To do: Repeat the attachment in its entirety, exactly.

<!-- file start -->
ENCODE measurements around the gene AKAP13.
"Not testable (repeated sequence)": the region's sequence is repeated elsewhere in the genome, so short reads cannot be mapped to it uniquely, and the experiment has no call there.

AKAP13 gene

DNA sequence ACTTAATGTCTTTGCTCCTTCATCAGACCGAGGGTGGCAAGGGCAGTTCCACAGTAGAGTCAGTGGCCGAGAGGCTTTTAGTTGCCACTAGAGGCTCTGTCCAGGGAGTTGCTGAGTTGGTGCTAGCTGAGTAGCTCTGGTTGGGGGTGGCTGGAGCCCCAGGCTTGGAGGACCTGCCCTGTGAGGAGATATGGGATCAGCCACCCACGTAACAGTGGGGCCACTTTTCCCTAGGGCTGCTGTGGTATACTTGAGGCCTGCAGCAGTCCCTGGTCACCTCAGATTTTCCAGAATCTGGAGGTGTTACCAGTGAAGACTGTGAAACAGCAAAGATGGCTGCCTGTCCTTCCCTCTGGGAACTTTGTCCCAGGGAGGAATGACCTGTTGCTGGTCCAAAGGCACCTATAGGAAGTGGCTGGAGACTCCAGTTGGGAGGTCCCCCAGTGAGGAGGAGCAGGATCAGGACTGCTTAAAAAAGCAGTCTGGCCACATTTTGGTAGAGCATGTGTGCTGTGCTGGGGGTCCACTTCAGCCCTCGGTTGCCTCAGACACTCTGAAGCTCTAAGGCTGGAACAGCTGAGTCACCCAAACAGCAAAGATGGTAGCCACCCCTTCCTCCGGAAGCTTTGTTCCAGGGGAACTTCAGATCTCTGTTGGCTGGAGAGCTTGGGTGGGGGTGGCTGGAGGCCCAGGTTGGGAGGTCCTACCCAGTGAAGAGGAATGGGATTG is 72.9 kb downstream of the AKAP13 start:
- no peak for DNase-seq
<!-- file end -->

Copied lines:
ENCODE measurements around the gene AKAP13.
"Not testable (repeated sequence)": the region's sequence is repeated elsewhere in the genome, so short reads cannot be mapped to it uniquely, and the experiment has no call there.

AKAP13 gene

DNA sequence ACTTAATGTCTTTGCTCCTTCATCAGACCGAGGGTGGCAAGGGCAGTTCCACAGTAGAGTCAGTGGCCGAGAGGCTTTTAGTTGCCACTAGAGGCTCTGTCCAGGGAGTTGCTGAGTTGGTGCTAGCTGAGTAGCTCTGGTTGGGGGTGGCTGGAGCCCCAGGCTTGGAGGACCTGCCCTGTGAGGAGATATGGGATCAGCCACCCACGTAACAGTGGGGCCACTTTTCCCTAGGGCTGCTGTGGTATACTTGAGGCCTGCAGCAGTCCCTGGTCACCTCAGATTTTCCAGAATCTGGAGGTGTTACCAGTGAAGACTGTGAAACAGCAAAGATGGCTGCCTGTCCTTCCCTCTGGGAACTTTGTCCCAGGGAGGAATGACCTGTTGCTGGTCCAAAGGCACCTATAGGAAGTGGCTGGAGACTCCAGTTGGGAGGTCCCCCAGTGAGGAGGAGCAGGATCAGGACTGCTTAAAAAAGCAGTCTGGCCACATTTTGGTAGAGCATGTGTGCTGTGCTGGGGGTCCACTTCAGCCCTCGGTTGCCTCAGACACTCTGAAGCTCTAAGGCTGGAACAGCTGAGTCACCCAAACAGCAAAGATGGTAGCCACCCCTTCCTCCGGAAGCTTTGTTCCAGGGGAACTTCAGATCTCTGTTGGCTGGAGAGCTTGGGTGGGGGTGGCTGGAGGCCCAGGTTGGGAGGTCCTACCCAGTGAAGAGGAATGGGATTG is 72.9 kb downstream of the AKAP13 start:
- no peak for DNase-seq